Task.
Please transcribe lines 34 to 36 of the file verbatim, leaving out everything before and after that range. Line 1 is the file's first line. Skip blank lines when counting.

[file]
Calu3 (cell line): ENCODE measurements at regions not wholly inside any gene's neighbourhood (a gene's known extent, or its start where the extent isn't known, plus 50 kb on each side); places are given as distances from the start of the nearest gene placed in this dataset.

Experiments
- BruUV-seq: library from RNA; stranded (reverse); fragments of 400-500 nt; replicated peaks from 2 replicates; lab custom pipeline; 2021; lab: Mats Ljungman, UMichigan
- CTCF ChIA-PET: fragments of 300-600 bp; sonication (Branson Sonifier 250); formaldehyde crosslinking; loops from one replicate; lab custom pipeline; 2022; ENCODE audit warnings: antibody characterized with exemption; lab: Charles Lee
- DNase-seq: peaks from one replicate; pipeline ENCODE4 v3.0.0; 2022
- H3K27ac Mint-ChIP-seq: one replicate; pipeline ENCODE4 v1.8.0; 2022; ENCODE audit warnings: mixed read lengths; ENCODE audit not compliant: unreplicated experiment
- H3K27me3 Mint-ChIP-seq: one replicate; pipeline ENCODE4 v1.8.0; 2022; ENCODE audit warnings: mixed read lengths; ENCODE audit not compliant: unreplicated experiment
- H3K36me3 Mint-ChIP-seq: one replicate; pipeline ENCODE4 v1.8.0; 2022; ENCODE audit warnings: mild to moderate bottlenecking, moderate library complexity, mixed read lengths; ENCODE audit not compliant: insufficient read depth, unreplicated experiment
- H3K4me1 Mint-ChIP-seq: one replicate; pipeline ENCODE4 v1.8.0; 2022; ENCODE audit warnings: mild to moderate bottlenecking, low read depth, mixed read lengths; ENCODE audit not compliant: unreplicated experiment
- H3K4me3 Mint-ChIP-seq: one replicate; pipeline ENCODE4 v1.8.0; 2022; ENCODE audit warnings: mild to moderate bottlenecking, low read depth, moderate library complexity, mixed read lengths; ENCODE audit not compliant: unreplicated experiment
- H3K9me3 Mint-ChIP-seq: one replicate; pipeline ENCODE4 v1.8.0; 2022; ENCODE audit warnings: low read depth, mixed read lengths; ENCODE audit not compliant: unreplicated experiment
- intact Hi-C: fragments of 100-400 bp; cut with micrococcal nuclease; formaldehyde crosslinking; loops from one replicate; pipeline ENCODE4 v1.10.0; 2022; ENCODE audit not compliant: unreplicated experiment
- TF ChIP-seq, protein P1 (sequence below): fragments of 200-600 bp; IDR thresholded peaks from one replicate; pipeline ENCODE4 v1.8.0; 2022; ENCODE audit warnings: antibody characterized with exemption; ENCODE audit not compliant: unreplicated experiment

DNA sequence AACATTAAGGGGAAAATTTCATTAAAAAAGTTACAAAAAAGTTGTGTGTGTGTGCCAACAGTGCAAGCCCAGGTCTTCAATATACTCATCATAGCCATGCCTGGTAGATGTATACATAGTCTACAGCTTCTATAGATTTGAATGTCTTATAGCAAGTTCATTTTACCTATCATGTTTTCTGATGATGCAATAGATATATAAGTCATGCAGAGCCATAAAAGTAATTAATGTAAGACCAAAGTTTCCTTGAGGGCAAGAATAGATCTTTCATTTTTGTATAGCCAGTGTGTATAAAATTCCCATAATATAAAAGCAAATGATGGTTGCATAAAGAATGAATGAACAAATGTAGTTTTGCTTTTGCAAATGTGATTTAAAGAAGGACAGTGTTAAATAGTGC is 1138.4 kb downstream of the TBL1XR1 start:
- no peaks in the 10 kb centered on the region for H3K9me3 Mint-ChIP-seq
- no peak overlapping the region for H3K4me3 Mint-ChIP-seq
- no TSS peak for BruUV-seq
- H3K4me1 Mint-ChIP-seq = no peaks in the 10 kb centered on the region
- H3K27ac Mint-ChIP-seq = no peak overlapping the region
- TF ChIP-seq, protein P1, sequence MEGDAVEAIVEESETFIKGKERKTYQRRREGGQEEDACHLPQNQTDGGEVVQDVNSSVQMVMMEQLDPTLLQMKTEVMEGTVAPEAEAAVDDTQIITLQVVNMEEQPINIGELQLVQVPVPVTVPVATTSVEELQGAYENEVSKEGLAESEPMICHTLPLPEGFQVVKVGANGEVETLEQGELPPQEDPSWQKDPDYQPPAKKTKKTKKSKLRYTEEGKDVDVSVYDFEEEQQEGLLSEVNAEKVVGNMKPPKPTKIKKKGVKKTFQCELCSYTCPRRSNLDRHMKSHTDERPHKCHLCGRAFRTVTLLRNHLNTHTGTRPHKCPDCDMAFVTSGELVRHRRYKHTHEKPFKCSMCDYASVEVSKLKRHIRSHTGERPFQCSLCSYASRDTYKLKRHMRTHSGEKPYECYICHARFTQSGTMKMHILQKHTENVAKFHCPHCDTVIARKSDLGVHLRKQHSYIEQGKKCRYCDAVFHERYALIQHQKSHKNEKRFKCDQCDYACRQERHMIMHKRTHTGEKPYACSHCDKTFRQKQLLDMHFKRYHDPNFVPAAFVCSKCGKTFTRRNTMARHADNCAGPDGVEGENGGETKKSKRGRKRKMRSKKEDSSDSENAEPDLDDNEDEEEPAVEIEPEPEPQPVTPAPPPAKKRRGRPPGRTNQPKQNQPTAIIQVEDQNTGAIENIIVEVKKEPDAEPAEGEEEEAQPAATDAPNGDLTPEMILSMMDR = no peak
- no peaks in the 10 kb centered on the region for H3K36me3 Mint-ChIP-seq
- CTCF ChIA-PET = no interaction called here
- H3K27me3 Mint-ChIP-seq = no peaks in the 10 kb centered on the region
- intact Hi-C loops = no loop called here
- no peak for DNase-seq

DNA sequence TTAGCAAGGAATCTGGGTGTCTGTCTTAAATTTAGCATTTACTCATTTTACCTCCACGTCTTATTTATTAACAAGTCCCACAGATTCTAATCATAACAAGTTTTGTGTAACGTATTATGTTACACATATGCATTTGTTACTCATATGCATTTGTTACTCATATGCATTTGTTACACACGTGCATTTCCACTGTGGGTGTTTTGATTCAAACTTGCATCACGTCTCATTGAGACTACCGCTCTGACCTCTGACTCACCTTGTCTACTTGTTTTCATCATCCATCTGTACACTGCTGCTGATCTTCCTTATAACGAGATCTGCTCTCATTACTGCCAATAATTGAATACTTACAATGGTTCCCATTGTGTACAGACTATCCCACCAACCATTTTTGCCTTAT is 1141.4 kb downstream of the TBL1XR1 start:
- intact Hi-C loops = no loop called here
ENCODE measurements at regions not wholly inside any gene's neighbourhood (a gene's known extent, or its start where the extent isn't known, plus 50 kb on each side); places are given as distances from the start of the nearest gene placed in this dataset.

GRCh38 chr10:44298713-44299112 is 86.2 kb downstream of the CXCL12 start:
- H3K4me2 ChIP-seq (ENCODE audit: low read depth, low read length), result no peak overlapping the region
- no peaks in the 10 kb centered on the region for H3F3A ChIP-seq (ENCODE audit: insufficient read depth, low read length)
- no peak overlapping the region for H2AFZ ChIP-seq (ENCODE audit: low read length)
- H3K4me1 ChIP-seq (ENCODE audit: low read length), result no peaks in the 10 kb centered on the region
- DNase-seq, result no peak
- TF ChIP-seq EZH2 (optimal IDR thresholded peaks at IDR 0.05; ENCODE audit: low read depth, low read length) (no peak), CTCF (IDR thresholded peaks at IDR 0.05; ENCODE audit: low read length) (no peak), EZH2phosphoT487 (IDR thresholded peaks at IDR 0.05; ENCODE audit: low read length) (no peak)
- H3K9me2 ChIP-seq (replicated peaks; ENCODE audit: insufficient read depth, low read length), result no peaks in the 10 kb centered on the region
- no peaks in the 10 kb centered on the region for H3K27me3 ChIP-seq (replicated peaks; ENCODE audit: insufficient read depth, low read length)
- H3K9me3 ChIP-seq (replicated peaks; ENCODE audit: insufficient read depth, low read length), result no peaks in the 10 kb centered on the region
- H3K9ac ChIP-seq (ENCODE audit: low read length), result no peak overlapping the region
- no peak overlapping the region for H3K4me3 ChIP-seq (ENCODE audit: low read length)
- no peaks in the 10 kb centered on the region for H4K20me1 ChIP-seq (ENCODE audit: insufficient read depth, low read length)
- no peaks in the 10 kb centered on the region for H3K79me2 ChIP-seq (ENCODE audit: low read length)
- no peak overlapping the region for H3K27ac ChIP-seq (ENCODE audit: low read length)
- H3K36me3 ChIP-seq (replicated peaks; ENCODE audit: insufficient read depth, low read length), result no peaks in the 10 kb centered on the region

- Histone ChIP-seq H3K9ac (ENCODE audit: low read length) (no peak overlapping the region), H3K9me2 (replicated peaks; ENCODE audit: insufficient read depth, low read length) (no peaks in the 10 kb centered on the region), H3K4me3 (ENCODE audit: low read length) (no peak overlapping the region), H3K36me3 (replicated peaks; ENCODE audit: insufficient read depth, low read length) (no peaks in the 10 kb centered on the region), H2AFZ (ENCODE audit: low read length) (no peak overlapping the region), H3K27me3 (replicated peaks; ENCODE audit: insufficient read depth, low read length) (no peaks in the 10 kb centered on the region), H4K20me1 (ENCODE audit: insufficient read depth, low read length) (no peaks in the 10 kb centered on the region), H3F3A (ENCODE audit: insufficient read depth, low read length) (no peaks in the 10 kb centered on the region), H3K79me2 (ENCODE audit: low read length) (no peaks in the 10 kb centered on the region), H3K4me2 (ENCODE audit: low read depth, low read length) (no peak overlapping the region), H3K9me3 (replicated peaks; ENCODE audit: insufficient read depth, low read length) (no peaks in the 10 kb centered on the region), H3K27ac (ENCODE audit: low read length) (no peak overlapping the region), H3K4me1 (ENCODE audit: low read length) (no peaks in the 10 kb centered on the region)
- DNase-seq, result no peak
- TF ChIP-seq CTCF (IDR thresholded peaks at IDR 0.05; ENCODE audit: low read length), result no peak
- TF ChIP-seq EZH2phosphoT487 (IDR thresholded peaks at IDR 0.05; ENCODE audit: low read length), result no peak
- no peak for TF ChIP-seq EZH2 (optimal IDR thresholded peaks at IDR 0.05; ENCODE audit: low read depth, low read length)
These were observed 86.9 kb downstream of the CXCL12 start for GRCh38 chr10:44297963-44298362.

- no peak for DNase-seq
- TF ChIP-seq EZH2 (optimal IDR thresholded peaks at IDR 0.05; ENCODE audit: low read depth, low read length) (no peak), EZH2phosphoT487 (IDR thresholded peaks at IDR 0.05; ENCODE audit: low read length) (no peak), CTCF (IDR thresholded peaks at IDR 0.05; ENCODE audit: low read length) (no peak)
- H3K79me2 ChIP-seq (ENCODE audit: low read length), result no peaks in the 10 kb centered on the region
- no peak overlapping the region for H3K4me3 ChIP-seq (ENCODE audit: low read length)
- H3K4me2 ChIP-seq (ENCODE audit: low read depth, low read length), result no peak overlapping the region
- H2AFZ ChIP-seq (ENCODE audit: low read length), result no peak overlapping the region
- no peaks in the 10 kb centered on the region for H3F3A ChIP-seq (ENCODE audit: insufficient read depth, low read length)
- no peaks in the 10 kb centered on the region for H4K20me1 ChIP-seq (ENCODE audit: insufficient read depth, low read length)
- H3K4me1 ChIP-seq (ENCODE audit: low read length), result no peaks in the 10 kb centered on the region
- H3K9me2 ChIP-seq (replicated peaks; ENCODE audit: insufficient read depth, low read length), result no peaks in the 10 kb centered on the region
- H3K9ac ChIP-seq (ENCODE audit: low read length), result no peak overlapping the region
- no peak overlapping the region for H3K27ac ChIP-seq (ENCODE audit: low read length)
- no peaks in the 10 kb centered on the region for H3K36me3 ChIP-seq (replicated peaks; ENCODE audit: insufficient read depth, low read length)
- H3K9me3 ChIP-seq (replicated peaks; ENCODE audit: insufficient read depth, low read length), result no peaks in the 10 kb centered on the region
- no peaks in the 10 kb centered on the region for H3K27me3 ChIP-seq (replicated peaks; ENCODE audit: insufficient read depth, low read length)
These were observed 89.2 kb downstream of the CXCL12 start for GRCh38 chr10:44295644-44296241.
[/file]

- DNase-seq, result no peak
- TF ChIP-seq EZH2 (optimal IDR thresholded peaks at IDR 0.05; ENCODE audit: low read depth, low read length) (no peak), CTCF (IDR thresholded peaks at IDR 0.05; ENCODE audit: low read length) (no peak), EZH2phosphoT487 (IDR thresholded peaks at IDR 0.05; ENCODE audit: low read length) (no peak)
- H3K9me2 ChIP-seq (replicated peaks; ENCODE audit: insufficient read depth, low read length), result no peaks in the 10 kb centered on the region